About

In this Blog select the circles with article titles or the + button to access search tools.  Select the title to get to the home page. Please subscribe to The Geometry of Learning to stay up to date with our activities and findings.

The Geometry of Learning is a interdisciplinary research agenda directed at investigating correlations among physical conditions of learning spaces, student and instructor behaviors, learning outcomes and attitudes.  This research was motivated by the new general purpose classroom building at Oregon State University: The Learning Innovation Center.  This building has unique learning spaces such as the 360 degree round lecture rooms along with active learning classrooms and 12 other spaces, each with a unique design to support specific pedagogies.  LINC opened in Fall 2015.

In addressing how to study and assess our new learning spaces it came clear that we had to establish baselines for our variables in the classrooms across campus.  The study thus took a broader aim and in Phase I, Fall 2015 to Spring 2016, we studied classes in 20 different classrooms across campus, including eight in the Learning Innovation Center.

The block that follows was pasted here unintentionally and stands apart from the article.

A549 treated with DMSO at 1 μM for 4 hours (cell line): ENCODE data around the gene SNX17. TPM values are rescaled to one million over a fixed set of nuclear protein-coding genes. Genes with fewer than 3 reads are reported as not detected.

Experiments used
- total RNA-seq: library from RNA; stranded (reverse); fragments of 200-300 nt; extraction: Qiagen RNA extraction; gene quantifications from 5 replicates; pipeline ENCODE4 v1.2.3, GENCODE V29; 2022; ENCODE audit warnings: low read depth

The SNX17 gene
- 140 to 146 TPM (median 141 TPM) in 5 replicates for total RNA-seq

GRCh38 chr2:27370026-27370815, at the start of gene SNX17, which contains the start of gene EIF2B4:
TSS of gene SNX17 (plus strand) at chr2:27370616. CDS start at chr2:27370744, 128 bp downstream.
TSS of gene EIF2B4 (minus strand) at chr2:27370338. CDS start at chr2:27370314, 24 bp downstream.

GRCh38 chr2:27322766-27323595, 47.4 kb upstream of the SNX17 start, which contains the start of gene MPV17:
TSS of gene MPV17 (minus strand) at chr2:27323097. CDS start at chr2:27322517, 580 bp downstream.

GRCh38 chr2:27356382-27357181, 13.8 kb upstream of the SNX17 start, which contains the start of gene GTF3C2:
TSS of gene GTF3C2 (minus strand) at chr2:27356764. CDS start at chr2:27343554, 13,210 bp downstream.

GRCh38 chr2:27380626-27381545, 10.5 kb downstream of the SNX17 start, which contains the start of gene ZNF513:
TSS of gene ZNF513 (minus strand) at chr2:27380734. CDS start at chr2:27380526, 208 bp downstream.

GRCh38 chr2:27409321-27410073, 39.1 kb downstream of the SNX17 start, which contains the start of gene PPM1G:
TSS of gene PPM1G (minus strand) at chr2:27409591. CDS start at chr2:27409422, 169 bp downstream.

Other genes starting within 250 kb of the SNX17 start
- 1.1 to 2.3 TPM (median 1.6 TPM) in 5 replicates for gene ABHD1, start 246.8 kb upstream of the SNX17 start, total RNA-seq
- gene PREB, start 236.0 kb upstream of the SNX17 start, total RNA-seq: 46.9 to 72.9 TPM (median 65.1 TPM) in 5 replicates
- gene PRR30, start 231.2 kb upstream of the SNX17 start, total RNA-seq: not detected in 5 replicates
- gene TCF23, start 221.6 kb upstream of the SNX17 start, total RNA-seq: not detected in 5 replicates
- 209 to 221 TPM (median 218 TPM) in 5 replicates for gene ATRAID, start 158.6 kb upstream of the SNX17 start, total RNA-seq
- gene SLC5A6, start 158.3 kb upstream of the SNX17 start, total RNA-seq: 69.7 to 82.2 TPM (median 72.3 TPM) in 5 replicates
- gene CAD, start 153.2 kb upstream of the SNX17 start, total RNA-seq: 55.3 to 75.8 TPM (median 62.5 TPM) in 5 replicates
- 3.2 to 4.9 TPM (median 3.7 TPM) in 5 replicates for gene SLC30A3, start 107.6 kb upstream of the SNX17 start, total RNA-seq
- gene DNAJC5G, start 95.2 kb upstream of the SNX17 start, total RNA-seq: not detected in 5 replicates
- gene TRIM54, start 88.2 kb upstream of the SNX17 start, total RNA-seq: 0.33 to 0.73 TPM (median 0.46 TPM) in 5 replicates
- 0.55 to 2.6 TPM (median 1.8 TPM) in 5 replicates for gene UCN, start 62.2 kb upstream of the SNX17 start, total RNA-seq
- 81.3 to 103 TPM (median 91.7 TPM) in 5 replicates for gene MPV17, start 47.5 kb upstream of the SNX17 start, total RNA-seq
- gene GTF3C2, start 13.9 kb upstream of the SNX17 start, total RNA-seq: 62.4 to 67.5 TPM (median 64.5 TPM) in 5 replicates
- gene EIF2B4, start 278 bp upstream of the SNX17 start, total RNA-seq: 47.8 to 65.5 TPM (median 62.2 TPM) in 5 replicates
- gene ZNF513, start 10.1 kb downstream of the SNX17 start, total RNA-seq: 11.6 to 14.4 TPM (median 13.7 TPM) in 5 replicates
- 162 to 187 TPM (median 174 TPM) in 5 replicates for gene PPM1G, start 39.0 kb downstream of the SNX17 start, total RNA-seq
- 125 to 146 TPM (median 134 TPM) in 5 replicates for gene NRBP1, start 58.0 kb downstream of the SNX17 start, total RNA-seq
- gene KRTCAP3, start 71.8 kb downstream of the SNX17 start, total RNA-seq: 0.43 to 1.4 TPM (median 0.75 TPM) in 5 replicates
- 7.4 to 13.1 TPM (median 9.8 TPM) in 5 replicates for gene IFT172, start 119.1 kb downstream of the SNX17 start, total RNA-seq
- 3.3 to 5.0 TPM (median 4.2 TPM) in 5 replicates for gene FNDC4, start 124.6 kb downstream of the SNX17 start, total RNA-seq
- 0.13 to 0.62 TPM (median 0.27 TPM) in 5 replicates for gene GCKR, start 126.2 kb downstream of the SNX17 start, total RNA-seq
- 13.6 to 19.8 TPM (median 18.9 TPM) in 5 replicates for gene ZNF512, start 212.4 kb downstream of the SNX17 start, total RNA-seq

This Blog hosts the founding and primary documents of The Geometry of Learning plus a range of articles based on study activities and related topics.  We will report findings here as well as in journals.

For an overview of the research see Research Executive Summary.

For an overview of what we seek to investigate see Research Questions.

You are always welcome to contact us with ideas and questions.  To make inquires about The Geometry of Learning or The Learning Innovation Center contact the Principal Investigator,  Jon Dorbolo – see Contact.

This research could not advance without the contributions of an all-star research team and you may contact members about the work directly.

We are enthused at the prospect of bring original research and new practical knowledge about the relationships between the physical and social dimensions of classrooms and the varieties of cognitive and behavioral change that we call learning.  Subscribe to this resource and stay tuned as we press onward into the frontiers of higher education.

In good spirit,

Jon Dorbolo

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